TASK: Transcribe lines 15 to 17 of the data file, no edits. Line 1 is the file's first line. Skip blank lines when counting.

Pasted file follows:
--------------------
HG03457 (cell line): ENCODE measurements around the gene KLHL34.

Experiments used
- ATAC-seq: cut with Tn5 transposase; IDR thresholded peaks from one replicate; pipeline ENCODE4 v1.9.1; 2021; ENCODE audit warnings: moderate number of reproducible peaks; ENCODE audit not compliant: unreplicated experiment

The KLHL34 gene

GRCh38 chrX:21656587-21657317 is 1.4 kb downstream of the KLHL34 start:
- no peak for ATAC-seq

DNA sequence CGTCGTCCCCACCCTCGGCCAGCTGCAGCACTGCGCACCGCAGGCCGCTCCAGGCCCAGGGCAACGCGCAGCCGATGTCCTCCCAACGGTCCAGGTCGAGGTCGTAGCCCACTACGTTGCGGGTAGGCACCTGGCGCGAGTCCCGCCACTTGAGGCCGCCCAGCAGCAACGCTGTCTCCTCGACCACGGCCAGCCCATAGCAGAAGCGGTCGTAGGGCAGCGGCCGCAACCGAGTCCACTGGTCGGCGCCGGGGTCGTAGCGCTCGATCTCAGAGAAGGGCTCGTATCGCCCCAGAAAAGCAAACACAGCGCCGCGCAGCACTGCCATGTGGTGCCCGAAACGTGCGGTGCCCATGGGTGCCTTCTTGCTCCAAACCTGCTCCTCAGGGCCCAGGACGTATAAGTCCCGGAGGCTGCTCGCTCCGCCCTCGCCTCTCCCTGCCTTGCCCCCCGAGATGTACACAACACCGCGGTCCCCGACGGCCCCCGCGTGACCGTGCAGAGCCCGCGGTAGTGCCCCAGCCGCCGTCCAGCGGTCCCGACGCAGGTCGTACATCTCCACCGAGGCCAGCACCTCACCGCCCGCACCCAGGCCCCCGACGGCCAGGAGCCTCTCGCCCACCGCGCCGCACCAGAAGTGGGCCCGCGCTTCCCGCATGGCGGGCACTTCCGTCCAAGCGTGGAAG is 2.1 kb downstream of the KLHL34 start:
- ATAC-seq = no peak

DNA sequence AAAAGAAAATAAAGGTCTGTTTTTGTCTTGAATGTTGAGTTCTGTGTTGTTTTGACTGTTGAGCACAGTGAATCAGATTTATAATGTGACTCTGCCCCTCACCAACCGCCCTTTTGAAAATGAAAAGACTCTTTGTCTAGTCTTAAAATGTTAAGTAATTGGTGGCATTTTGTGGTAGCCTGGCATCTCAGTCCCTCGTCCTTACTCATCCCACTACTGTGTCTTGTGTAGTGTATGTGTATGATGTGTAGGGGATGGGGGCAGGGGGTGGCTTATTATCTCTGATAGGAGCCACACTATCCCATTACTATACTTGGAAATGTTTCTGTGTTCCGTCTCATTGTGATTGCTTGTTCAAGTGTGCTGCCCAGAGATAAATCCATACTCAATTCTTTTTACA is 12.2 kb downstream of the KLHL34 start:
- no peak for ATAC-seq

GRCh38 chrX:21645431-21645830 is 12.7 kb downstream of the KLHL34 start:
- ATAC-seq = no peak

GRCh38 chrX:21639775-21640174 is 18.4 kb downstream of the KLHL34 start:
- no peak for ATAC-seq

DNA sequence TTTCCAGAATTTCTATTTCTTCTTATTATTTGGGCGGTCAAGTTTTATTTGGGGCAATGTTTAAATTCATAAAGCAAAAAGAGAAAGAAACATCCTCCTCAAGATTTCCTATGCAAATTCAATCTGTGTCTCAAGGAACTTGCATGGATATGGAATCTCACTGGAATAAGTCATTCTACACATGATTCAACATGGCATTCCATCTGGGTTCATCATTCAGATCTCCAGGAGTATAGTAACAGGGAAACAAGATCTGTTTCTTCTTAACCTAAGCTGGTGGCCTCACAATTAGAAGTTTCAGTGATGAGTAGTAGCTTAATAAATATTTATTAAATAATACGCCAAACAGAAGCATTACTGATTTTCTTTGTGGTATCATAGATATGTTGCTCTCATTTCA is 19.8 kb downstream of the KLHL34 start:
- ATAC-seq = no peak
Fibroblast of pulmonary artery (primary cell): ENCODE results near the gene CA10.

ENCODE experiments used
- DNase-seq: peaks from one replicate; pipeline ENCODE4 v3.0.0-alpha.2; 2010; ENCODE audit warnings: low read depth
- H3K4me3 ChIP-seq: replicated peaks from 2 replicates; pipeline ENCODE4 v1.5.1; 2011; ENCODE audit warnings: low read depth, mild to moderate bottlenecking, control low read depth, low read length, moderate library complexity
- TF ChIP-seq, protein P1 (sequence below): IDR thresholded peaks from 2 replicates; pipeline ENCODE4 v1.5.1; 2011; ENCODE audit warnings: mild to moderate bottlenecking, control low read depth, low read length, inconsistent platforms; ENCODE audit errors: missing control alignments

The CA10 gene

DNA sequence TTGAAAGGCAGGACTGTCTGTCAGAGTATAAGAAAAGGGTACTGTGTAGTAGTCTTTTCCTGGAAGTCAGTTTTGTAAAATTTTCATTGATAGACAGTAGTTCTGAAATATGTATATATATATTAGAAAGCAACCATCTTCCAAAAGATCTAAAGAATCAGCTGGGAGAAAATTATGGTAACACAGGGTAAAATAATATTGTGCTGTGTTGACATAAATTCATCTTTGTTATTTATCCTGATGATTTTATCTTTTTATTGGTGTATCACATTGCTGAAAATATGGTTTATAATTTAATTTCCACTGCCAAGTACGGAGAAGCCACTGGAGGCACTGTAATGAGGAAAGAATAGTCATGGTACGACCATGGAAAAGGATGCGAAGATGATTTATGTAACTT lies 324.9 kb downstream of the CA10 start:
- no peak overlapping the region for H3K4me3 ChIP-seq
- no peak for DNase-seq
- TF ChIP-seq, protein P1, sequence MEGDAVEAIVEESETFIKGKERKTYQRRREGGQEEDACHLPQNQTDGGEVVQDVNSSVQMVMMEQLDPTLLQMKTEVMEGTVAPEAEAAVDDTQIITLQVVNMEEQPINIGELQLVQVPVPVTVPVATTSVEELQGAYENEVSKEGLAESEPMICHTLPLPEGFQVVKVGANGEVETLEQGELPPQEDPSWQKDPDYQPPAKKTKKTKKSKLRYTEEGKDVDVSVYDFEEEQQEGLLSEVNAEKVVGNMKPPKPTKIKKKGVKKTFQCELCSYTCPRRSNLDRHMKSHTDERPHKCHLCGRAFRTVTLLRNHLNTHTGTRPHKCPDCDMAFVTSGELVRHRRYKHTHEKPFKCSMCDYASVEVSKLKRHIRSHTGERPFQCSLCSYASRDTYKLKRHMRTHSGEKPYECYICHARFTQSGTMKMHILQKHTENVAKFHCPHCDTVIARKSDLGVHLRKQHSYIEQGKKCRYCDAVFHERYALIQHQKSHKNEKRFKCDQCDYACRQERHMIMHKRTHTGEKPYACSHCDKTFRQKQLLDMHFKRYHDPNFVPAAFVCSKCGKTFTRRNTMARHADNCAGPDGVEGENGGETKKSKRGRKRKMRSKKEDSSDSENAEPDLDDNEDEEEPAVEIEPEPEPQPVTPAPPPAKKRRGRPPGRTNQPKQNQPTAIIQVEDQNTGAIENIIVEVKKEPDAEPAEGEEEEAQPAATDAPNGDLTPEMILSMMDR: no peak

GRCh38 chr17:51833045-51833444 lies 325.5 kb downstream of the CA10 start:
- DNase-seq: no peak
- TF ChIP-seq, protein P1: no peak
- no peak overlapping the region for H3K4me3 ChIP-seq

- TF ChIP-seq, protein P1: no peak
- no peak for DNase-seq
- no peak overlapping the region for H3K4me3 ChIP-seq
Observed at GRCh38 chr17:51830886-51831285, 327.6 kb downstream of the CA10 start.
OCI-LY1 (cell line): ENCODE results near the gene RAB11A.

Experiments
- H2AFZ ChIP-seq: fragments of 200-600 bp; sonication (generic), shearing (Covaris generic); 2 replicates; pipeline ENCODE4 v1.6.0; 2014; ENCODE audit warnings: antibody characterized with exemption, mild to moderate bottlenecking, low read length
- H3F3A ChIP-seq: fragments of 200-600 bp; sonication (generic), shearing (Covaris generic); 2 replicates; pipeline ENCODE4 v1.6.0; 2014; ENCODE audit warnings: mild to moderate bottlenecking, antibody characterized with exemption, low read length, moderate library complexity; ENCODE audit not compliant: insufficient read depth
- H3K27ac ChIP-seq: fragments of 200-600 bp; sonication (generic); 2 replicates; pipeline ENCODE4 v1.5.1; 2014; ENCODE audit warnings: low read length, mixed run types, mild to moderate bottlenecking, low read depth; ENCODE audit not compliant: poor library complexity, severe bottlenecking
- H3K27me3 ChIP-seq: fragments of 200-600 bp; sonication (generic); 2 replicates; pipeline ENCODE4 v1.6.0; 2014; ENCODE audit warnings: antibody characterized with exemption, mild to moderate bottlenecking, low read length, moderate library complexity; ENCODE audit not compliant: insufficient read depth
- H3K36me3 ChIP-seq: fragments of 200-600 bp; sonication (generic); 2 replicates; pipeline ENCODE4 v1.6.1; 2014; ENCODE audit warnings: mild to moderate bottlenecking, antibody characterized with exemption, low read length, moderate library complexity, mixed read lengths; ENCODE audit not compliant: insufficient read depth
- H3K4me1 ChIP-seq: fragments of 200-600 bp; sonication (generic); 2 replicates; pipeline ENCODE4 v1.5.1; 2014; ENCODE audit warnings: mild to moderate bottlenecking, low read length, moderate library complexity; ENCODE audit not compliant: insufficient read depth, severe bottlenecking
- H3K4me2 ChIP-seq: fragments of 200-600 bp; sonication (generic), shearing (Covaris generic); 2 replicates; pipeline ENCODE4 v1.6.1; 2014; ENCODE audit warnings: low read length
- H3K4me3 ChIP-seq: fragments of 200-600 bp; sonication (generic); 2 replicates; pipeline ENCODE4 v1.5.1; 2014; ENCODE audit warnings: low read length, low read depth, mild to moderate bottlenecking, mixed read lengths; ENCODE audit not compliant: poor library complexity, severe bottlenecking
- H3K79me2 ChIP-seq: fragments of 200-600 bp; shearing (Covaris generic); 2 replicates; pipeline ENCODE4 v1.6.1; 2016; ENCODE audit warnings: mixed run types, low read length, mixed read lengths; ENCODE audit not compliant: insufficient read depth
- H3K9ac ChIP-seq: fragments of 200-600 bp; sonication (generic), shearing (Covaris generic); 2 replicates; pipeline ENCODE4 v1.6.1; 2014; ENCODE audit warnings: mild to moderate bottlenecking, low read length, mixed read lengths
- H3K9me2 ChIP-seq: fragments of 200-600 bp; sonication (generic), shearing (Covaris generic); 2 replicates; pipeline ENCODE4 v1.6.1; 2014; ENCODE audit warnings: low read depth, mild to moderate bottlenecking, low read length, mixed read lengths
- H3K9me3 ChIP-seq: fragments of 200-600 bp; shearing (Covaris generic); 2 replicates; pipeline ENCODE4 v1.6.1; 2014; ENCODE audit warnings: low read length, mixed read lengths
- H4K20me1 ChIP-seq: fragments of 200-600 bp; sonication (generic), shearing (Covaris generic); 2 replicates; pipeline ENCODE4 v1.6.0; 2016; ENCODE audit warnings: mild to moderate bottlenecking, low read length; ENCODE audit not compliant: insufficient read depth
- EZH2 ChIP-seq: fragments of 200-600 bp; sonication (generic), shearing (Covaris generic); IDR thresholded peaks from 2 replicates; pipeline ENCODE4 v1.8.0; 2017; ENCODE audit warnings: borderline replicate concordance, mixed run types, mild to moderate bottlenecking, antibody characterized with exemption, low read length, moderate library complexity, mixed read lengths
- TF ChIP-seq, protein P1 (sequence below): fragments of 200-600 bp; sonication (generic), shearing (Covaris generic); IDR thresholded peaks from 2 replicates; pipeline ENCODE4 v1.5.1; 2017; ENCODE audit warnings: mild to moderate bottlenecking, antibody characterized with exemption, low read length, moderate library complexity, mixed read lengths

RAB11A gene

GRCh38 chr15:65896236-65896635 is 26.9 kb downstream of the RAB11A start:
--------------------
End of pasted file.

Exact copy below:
DNA sequence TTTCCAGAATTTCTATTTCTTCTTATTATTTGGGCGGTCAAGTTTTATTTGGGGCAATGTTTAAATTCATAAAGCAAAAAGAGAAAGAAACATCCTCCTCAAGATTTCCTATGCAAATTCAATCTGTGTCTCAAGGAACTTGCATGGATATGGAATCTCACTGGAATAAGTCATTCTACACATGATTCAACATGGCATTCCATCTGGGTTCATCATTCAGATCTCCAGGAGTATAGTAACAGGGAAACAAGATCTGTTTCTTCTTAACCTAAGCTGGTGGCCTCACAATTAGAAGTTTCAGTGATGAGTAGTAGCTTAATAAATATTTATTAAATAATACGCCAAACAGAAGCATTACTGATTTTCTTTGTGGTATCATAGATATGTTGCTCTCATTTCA is 19.8 kb downstream of the KLHL34 start:
- ATAC-seq = no peak
Fibroblast of pulmonary artery (primary cell): ENCODE results near the gene CA10.